In order to address this problem,
Intel is launching the Reader, a mobile device the size of a
paperback book that converts printed text to digital text and then
reads it aloud to the user. It combines a 5 megapixel camera with an
Intel Atom processor, allowing users to point, shoot and listen to
printed text. Storage is through a 4GB Intel
Solid State Drive, while a rechargeable 3300 mAh 6-cell
lithium-ion battery allows for four hours of continuous speech.
Earphones are included for those who wish to listen privately to
words being read. The Intel Reader weighs only 1.38 lbs (.63kg),
even for young children.
The Intel Reader can also be
used together with a Portable Capture Station in order to capture
large amounts of text. This way, an entire book can be easily
captured for reading later.
The original concept for the Intel
Reader came from Ben Foss, currently the Director of Access
Technology for Intel. He was identified in elementary school as
having symptoms of dyslexia. Throughout high school, college and
graduate school, he had to depend on others to read to him or work
through the slow process of getting words off of a page himself. Most
of the content
he wanted to read from professional journals or magazines wasn’t
available in audio form.
“As someone who is part of this
dyslexic community, I am thrilled to be able to help level the
playing field for people who, like me, do not have easy access to the
printed word,” Foss said. “Feelings of loneliness are often the
experience of not being able to read easily. We hope to open the
doors for people in these communities. The Intel Reader is a tool
that can help give people with dyslexia, low-vision, blindness or
other reading-based disabilities access to the resources they need to
participate and be successful in school, work and life.”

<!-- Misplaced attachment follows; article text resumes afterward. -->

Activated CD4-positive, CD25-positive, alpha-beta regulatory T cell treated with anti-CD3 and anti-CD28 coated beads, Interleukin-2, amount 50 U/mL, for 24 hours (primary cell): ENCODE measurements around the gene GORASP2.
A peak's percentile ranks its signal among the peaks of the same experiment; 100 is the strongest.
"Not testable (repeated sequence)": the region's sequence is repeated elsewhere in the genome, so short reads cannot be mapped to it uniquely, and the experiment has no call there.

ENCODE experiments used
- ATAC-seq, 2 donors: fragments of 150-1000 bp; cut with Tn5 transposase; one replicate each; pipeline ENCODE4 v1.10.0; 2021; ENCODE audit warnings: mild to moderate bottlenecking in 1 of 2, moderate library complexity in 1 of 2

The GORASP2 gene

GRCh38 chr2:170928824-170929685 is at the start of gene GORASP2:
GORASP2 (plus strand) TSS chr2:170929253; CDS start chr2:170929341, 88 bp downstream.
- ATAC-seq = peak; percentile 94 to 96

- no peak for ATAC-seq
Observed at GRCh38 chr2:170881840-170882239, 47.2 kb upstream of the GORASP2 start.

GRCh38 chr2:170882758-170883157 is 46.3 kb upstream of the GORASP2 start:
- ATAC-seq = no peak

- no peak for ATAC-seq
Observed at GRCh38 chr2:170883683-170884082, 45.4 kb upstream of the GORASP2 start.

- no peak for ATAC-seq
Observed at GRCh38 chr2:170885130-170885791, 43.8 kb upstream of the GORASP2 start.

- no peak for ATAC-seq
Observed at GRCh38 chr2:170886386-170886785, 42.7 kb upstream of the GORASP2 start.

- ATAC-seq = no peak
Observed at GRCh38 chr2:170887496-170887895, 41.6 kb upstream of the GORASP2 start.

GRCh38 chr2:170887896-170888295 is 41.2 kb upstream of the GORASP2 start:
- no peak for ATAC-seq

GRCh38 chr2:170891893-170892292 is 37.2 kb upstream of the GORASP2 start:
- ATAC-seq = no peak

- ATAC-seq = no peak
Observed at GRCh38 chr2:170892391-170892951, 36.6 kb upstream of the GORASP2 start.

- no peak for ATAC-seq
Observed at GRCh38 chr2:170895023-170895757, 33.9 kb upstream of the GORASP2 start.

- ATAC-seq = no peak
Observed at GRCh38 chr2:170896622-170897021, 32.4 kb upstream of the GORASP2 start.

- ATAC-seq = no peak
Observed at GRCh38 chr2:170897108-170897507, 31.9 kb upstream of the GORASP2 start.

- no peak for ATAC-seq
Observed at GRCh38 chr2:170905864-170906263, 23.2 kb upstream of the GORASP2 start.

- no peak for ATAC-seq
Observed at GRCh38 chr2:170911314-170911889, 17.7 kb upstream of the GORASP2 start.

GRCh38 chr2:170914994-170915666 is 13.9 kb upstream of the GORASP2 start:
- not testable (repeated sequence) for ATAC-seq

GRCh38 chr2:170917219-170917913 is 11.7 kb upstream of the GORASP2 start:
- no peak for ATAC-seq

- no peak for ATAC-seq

Intel Reader has been endorsed by the International Dyslexia
Association as an important advance in assistive technology. Intel is
also working with the Association of Assistive Technology Act
Programs, the Council for Exceptional Children, Lighthouse
International, the National Center for Learning Disabilities and the
National Federation of the Blind to help reach and address the needs
of people who have difficulty reading print.
Digital Health Group’s expertise is in finding innovative
technology solutions to improve quality of life,” said Louis Burns,
vice president and general manager of Intel’s Digital Health Group.
“We are proud to offer the Intel Reader as a tool for people who
have trouble reading standard print so they can more easily access
the information many of us take for granted every day, such as
reading a job offer letter or even the menu at a
Although Intel is backing the manufacturing of
the Reader, it will still be produced in low volumes initially. The
Intel Reader currently sells at $1,500, while the Portable Capture
Station sells for $400. Both are available now at specialized
learning suppliers such as Computer Technology Link, Don Johnston,
Howard Technology Solutions, and HumanWare.
Intel expects the
price of the Reader with higher volume production once more consumers
experience its utility. It may also start targeting the elderly and
parents eager to help their children learn to read.